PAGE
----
Pebble Shower Floor Pros and Cons Explained (Read This First!)

Installing a pebble floor in your bathroom or shower might be a brilliant choice – or it might become the bane of your cleaning routine. Before committing to a new build or renovation, you should be sure this is the floor that will be best for you and your family for years to come. Knowing that, let’s look at pebble shower floor pros and cons.

Pebble shower floors are easy to install, affordable, and slip-resistant. They are also beautiful and provide a nice massage for your feet. However, they are also relatively short lived and high maintenance. They use a lot of grout and can hold onto water, making them difficult to clean. If you have hard water, pebble floors are not a good choice.

Keep reading to learn all about the pros and cons of pebble shower floors and learn if they’ll be good for your home!

Pebble shower floor pros and cons

Pebble shower floors have shot up in popularity in the last decade or so – even my mother-in-law put them in her showers when she renovated her bathrooms several years ago. They’re less expensive than tile, fit in perfectly with a variety of design styles, and are a mainstay on several popular HGTV programs.

Cons of pebble shower floor

Not quite trendy, but more than old-fashioned, this floor can add texture, color, or both to your bathroom. But is it for you?

Check out the pros and cons of pebble shower floors and decide for yourself!

BeautifulHard to clean
AffordableUnsuitable for hard water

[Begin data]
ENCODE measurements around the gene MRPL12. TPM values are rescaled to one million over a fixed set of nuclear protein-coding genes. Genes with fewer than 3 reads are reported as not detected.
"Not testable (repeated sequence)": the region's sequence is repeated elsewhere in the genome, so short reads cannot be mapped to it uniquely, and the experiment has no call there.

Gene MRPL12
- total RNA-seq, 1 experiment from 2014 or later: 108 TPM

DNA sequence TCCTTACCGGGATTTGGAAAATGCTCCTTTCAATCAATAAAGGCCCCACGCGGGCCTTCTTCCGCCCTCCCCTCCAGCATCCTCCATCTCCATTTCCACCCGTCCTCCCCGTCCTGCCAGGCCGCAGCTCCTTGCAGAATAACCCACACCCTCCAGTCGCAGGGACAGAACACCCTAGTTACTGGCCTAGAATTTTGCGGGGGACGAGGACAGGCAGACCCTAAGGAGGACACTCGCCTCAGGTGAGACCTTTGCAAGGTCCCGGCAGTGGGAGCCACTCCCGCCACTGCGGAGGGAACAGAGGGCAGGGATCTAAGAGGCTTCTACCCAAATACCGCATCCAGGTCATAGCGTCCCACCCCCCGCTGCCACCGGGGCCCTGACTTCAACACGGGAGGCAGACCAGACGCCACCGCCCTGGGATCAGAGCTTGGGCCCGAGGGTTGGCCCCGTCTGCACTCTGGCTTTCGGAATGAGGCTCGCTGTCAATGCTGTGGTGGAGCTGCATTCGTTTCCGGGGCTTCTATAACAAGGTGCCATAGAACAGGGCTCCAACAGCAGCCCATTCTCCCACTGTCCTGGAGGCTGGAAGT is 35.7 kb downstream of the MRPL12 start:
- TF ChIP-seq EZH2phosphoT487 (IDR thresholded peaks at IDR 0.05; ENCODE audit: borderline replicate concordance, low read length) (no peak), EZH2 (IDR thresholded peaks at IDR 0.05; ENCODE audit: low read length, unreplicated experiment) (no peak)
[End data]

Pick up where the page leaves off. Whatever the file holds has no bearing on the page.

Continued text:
Slip resistantCan be slippery if installed improperly
Doesn’t scratch or wear out easilyLess durable than other shower floors
Wide variety availableHigh maintenance
Easy to installSpecial skills may be needed for the installation
Comfortable for most peopleCan be uncomfortable for some
 Uses a lot of grout
Table showing an overview of the pros and cons of pebble shower floors

Still not sure? I’ll break down all of these pros and cons so you can have all the information before making a decision.

More interested in caring for the pebble floor you already have? Don’t worry! I’ve included a cleaning guide at the bottom of the article.

Pros of a pebble shower floor

Pebble shower floors have the kind of persistent popularity that makes them not-quite trendy in the best way. It’s fine to decorate your home with of-the-moment art or pick up the countertop appliance that it seems like all the cool influencers are using, but your large purchases should be relatively timeless.

Think of it like this: most people will paint a wall during their time as homeowners, and many people may replace or upgrade a faucet, but most people will never replace their countertops. The same is true for your bathroom flooring so you want to make sure the one you get is the best for you and your family.

The pros of pebble shower floors include:

  • Beautiful
  • Affordable
  • Slip resistant
  • Doesn’t scratch or wear out easily
  • Wide variety available
  • Easy to install

Let’s look at each of these in more detail.


A pebble tile shower floor can stand out or blend in, depending on your design preferences. You can even choose to take the design feature all the way up your walls!

The varied hues, uneven surface, and matching grout color create one of the most beautiful and naturalistic effects for a shower floor. If you enjoy a natural atmosphere in your house and prefer simplicity, pebbles won’t disappoint.

If you want your bathroom to exude relaxing, spa-like vibes without blowing your entire budget on teak, small pebbles in a light, neutral color range can help give you the bathroom of your dreams.

Pebble shower floors come in a variety of colors, shapes, and sizes and can work with many different design styles.

If you’re looking for something more attention-getting, go for large pebbles with high contrast (think black and white) and a vibrant color on the walls.


When it comes to home projects, DIY isn’t always cheaper. In this case, however, you don’t need a lot of specialty equipment.